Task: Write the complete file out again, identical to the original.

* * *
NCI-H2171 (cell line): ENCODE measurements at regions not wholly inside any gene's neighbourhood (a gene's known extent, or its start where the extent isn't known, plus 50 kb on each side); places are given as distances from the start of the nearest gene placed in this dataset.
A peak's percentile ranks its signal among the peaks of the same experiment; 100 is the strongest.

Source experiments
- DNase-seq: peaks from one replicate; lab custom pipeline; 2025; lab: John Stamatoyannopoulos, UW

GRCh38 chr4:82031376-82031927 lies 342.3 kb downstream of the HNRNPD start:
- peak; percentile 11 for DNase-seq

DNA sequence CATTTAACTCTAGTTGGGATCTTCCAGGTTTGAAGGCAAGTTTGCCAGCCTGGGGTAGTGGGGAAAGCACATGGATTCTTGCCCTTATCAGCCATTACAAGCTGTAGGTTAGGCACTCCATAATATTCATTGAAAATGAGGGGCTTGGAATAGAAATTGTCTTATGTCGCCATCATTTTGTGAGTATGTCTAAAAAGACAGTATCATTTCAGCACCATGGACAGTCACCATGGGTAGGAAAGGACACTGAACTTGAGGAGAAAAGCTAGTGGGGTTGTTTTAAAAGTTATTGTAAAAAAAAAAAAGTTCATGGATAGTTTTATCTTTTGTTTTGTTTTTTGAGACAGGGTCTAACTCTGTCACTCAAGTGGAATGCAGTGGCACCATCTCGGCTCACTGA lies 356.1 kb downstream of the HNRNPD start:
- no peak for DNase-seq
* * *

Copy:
NCI-H2171 (cell line): ENCODE measurements at regions not wholly inside any gene's neighbourhood (a gene's known extent, or its start where the extent isn't known, plus 50 kb on each side); places are given as distances from the start of the nearest gene placed in this dataset.
A peak's percentile ranks its signal among the peaks of the same experiment; 100 is the strongest.

Source experiments
- DNase-seq: peaks from one replicate; lab custom pipeline; 2025; lab: John Stamatoyannopoulos, UW

GRCh38 chr4:82031376-82031927 lies 342.3 kb downstream of the HNRNPD start:
- peak; percentile 11 for DNase-seq

DNA sequence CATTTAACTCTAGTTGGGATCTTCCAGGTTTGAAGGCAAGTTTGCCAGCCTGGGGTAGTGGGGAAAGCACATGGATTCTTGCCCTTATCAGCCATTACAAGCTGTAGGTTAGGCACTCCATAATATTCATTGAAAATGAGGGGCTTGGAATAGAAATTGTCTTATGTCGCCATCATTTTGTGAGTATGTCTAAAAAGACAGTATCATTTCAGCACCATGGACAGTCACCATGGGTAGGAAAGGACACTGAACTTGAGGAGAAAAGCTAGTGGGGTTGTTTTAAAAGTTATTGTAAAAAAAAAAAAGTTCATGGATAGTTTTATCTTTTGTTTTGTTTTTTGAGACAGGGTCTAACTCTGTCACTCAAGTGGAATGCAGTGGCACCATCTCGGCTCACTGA lies 356.1 kb downstream of the HNRNPD start:
- no peak for DNase-seq